American Morning

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October 28th, 2011
12:27 PM ET

Reporter who 'ambushed' Biden stands by his actions

Vice President Joe Biden has called for an investigation into Jason Mattera – a reporter from the conservative news organization "Human Events" who questioned him last week about using a rape reference in a speech. Mattera doesn't exactly mask his intentions. On his website, it says he is well known for his 'ambush-style' interviews. Still, the inquiry could cost him his press credentials.

On American Morning, Mattera explains to Carol Costello why he's standing by his actions.

Filed under: Journalism • Politics
October 28th, 2011
12:24 PM ET

Measles cases on the rise – CNN's Elizabeth Cohen explains why

Global measles cases are spiking. There have been 220 cases of measles so far this year in the United States – more than triple the usual number. During the first half of 2011 in Europe, there have been over 26,000 reported cases of measles.

Ali Velshi and Christine Romans speak with CNN senior medical correspondent Elizabeth Cohen to discuss why reported measles cases are spreading and how you can avoid catching the disease.

Filed under: Health
October 28th, 2011
12:23 PM ET

Comparing the 'Arab Spring' and 'Occupy Wall Street'

2011 has been a year of historic global upheaval. In the Middle East, mass protests have overthrown leaders in Libya, Egypt and Tunisia. Back here in the United States, the Occupy Wall Street movement has steadily gained momentum – with violent clashes with police starting to emerge in cities like Oakland, California.

Christine Romans sits down with CNN Senior International Correspondent Ben Wedeman to compare the two protest movements – and discuss where this wave of global rebellion is heading next.

Filed under: Arab Spring • Occupy Wall Street
October 28th, 2011
12:15 PM ET

Roommate of Iraq vet wounded in Occupy Oakland crackdown updates on friend's condition

Scott Olsen, an Iraq War veteran, was in critical condition after being injured at an Occupy Oakland demonstration when police used tear gas and rubber bullets to break up the protests. Olsen suffered a fractured skull after witnesses say a tear gas canister hit him in the head.

Carol Costello speaks with Olsen's roommate, Keith Shannon, to get to the bottom of what happened during the violent crackdown in Oakland and an update on Olsen's condition.

Filed under: Occupy Wall Street
October 28th, 2011
12:12 PM ET

Cardinals force game 7 with stunning comeback over Texas

The St. Louis Cardinals staged a nearly miraculous comeback Thursday night, beating the Texas Rangers in extra innings to take the World Series to a final Game 7.  The Cardinals were pushed to within their last strike in the 9th and 10th innings, only to come back and erase two-run deficits in both times. They finished the comeback in the eleventh inning when David Freese hit a walk-off home run, leading the Rangers to a 10-9 win. The two teams will now meet again Friday in a final game that will decide the World Series champion.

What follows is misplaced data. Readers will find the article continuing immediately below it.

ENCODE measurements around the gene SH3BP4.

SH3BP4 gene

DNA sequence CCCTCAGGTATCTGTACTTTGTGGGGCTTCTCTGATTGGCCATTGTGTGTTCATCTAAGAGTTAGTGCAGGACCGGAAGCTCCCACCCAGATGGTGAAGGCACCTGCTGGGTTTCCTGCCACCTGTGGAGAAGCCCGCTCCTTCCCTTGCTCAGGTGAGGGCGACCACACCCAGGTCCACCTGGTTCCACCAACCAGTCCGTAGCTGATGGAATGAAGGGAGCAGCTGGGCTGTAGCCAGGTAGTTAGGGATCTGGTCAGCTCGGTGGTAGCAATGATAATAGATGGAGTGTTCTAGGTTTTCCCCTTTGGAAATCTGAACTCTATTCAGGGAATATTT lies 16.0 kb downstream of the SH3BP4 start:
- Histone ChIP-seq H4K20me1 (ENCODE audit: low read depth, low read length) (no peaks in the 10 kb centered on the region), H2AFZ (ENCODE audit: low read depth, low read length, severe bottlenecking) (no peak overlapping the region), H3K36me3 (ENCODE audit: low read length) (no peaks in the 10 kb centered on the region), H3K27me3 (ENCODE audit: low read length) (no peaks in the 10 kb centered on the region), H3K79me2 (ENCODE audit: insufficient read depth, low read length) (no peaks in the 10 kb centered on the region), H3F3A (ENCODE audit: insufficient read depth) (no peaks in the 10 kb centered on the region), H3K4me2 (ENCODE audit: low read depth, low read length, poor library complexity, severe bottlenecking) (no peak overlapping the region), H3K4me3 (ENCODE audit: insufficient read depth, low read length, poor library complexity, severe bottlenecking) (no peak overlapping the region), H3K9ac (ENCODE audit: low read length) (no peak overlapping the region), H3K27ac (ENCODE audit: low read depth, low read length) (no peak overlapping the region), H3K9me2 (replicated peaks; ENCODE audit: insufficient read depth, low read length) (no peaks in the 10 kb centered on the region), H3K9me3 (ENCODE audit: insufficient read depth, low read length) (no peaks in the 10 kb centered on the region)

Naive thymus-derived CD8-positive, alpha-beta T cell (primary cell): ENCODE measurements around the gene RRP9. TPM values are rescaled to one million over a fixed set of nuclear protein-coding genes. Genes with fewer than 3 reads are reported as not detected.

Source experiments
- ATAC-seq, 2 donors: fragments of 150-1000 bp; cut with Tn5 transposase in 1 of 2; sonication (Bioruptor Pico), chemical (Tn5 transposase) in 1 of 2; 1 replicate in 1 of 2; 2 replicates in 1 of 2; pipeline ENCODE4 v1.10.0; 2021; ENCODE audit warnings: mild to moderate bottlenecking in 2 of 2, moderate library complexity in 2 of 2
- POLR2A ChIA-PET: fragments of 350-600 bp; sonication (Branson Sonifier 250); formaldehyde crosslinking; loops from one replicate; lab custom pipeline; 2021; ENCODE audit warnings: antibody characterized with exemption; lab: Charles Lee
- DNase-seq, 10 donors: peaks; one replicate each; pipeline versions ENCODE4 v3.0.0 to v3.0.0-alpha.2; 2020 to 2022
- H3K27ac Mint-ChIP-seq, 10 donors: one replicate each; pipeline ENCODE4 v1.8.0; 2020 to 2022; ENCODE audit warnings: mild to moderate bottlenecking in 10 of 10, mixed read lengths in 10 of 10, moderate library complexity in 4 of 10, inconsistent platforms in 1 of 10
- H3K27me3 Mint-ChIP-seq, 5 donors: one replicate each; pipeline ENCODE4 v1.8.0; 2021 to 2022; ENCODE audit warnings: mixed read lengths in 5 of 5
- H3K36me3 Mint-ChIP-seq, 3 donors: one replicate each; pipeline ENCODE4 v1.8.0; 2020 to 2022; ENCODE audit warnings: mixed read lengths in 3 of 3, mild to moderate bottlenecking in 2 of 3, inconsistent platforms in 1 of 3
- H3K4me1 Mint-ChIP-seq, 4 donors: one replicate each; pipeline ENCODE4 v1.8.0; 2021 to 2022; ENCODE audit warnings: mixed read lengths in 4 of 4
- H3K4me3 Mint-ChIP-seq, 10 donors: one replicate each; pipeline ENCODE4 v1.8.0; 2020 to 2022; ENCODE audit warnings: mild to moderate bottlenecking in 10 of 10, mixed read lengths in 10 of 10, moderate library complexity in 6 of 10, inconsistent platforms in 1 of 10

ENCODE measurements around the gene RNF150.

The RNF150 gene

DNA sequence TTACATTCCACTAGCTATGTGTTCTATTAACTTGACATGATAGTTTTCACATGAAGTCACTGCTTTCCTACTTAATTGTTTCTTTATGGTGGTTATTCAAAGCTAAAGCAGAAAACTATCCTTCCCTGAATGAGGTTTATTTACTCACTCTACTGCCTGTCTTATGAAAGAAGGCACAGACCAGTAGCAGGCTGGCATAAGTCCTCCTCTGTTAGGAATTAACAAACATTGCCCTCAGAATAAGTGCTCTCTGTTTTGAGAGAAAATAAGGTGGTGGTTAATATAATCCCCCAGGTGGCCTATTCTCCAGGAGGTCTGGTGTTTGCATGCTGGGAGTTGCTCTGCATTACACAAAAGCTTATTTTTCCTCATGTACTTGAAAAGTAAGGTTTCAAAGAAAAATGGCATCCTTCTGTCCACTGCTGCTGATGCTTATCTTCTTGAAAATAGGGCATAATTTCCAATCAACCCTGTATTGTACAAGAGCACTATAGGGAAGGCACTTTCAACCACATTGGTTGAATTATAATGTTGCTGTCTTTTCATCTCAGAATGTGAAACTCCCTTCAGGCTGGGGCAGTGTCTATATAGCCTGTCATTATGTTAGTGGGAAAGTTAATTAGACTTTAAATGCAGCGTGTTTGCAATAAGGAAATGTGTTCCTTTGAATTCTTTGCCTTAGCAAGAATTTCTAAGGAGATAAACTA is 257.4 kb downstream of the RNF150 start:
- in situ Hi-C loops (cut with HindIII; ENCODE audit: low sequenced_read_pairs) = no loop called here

Carol Costello speaks with Andy Martino, sports writer for the New York Daily News, to talk about the game that some people are already calling the greatest in the history of the World Series.

Filed under: Sports
October 28th, 2011
05:38 AM ET

Talk Back: Should cities prevent Occupy protestors–not from protesting–but from camping out?

[cnn-photo-caption image= width=200 height=230 align="right"]

From CNN's Carol Costello:

It's a difficult question. If you're a protestor, the answer is simple, forever. If you're a police officer, it's not that easy. Especially in light of what happened in Oakland.

As Oakland police tried to clear out "Occupy Oakland" protestors, Scott Olsen, an Iraq war veteran, was injured. Protesters insist over-zealous police lobbed a tear gas canister into the crowd, hitting Olsen in the head. Oakland police are now investigating the incident.

In New York, the city's "Sergeant's Benevolent Association" claims twenty officers have been injured trying to "keep order" in Zuccotti Park.

In Georgia, the mayor decided to clear out "Occupy Atlanta" protestors because he said things were getting out of hand. Many protestors are incredulous, they say "chaos" ensues only when police try to rob them of the right to protest.

Talk Back: Should cities prevent Occupy protestors–not from protesting–but from camping out?

Let us know what you think. Your response could be read on our program.

Filed under: American Morning
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